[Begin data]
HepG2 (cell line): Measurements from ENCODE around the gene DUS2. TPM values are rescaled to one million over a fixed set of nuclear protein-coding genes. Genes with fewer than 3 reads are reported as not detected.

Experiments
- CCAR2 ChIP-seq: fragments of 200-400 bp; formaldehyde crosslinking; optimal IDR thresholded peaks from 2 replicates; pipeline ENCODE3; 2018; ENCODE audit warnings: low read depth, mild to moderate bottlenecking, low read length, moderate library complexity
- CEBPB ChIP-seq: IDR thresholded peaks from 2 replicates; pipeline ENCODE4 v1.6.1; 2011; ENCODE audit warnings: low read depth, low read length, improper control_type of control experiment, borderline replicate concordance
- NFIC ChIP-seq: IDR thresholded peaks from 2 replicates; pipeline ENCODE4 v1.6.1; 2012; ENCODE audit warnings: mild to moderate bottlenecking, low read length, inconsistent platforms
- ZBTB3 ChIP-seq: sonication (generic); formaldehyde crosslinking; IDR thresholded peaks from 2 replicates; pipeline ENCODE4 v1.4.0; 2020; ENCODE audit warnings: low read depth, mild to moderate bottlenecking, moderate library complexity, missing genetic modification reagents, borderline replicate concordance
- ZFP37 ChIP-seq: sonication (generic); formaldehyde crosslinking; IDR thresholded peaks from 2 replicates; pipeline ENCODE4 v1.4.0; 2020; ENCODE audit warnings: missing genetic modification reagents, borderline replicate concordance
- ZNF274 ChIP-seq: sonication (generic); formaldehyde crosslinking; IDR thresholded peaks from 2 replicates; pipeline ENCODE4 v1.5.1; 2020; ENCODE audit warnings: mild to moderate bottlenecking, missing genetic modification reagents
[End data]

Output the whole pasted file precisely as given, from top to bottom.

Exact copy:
HepG2 (cell line): Measurements from ENCODE around the gene DUS2. TPM values are rescaled to one million over a fixed set of nuclear protein-coding genes. Genes with fewer than 3 reads are reported as not detected.

Experiments
- CCAR2 ChIP-seq: fragments of 200-400 bp; formaldehyde crosslinking; optimal IDR thresholded peaks from 2 replicates; pipeline ENCODE3; 2018; ENCODE audit warnings: low read depth, mild to moderate bottlenecking, low read length, moderate library complexity
- CEBPB ChIP-seq: IDR thresholded peaks from 2 replicates; pipeline ENCODE4 v1.6.1; 2011; ENCODE audit warnings: low read depth, low read length, improper control_type of control experiment, borderline replicate concordance
- NFIC ChIP-seq: IDR thresholded peaks from 2 replicates; pipeline ENCODE4 v1.6.1; 2012; ENCODE audit warnings: mild to moderate bottlenecking, low read length, inconsistent platforms
- ZBTB3 ChIP-seq: sonication (generic); formaldehyde crosslinking; IDR thresholded peaks from 2 replicates; pipeline ENCODE4 v1.4.0; 2020; ENCODE audit warnings: low read depth, mild to moderate bottlenecking, moderate library complexity, missing genetic modification reagents, borderline replicate concordance
- ZFP37 ChIP-seq: sonication (generic); formaldehyde crosslinking; IDR thresholded peaks from 2 replicates; pipeline ENCODE4 v1.4.0; 2020; ENCODE audit warnings: missing genetic modification reagents, borderline replicate concordance
- ZNF274 ChIP-seq: sonication (generic); formaldehyde crosslinking; IDR thresholded peaks from 2 replicates; pipeline ENCODE4 v1.5.1; 2020; ENCODE audit warnings: mild to moderate bottlenecking, missing genetic modification reagents